Sony is getting out of PCs. The technology firm announced Thursday it would sell its once-promising Vaio PC brand to a Japanese investment firm.
The firm, Japan Industrial Partners, will set up another company to make and sell the Vaio PC to consumer and business users, but only in Japan for now. The financial terms of the deal were not made public, although some news reports suggest the deal is worth as much as $494 million. Sony will have a 5 percent ownership of the new Vaio company.
Sony will also spin off its TV unit as a wholly owned subsidiary to focus on the 4K Ultra High Definition TV market that could prove promising, although currently 4K sets are very expensive. Sony President and CEO Kazuo Hirai has told news media that "the 4K market segment is expected to grow," with the TV subsidiary better positioned to respond quickly to market conditions. Sony's smartphones are handled by Sony Mobile Communications, and its PlayStation video game consoles by Sony Computer Entertainment, both of which are wholly owned subsidiaries.
The Vaio brand, launched in 1996, attempted to set a new standard for multimedia computers -- Vaio reportedly came from the acronym for Video Audio Integrated Operation -- but the PC unit has been unprofitable in recent years. Several hundred PC-related employees at Sony will move to the new company, and existing PC customers will continue to receive after-care customer services for an unspecified amount of time.
Overall, Sony will reduce its workforce by 5,000 positions by March of next year because of this restructuring, in addition to reducing costs at its headquarters by nearly a third. The company has a total workforce of 145,000.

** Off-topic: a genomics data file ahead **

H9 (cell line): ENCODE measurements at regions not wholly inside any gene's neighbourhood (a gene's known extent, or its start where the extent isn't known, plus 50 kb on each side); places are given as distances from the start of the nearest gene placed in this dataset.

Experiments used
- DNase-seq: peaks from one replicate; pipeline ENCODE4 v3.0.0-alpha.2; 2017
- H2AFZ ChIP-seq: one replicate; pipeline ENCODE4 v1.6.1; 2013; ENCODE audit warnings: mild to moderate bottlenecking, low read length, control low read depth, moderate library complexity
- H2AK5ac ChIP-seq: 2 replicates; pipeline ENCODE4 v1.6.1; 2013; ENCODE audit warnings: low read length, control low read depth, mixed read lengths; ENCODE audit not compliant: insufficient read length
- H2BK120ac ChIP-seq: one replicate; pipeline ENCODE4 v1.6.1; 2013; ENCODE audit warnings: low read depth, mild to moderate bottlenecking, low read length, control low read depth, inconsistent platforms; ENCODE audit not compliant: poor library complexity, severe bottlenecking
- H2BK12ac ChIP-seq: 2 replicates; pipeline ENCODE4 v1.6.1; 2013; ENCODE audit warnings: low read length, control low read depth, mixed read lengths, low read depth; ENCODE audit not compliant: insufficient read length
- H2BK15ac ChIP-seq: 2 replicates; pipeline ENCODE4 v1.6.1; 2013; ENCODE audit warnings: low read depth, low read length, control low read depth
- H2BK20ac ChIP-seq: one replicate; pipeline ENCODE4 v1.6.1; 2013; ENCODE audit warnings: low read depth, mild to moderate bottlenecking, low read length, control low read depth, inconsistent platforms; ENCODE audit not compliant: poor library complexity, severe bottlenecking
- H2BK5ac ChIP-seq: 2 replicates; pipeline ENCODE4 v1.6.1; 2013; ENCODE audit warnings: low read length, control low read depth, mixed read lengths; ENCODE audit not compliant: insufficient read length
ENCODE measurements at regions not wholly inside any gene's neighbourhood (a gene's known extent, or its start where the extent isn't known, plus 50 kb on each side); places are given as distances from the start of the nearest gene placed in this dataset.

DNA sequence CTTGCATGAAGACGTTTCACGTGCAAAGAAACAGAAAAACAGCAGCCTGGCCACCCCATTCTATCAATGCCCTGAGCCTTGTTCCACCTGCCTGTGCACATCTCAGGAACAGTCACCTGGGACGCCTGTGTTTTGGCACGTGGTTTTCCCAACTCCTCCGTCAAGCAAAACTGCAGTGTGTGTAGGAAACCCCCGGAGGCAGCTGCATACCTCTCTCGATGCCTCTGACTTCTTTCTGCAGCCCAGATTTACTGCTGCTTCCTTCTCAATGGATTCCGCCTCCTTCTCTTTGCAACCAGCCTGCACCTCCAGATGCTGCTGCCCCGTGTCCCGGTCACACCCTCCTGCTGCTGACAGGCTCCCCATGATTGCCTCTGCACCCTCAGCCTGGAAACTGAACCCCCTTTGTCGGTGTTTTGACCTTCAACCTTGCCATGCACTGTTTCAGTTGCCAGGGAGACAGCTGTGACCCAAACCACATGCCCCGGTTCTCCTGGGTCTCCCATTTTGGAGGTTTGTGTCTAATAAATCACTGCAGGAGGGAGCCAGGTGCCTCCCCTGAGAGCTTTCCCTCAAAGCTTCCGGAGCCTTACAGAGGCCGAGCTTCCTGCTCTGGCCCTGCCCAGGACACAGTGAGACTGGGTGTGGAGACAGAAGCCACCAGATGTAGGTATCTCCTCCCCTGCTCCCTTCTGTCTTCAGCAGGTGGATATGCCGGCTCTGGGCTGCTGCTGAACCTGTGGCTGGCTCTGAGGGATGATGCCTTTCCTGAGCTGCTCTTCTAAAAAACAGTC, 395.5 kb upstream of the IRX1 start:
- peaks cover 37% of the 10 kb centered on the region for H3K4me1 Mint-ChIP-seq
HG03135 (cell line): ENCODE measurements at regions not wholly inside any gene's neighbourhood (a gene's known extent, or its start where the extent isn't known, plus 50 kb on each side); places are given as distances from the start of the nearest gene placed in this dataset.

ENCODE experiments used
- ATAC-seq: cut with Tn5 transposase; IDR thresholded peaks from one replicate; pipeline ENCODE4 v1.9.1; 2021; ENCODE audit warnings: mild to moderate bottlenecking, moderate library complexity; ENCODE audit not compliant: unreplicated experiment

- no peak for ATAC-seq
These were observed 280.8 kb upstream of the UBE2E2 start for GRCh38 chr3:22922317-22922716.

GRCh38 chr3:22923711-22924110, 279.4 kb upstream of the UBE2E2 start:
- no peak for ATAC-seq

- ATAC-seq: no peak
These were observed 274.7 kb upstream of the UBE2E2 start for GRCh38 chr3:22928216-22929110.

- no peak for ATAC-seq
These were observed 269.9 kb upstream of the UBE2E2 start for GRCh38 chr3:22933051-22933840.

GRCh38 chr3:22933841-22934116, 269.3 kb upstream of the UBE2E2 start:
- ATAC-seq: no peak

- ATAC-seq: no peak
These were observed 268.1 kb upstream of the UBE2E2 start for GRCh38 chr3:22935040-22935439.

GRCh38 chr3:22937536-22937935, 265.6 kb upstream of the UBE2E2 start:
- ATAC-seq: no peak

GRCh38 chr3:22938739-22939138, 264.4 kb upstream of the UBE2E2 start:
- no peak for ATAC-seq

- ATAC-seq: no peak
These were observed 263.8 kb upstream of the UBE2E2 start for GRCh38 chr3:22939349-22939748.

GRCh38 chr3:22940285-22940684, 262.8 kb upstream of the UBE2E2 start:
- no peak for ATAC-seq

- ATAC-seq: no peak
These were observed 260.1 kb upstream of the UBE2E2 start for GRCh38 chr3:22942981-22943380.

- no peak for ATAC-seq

On the devices front, Sony will focus now on mobile, including tablets as well as smartphones, with its last Vaio PCs being offered this spring. In the announcement of its PC spinoff, Sony said its three core businesses are now imaging, games and mobile. In its most recent financial period, the company reported a "significant increase" in smartphone sales and in operating income from its game division.
According to industry research firm Gartner, Sony's share of the shrinking PC market had been 1.9 percent worldwide last year, decreasing from 2.1 percent in 2012.
Sony's restructuring comes as the company faces an expected loss of about $1.1 billion for the year ending in March. This is the fourth major restructuring the company has undergone since 2005.
Charles King, an analyst with industry research firm Pund-IT, told us he is "not surprised" at Sony's move. He recalled the "Vaio name had a certain cachet in the '90s, but there's been a rise in style and product quality in the last five years that has whittled that away."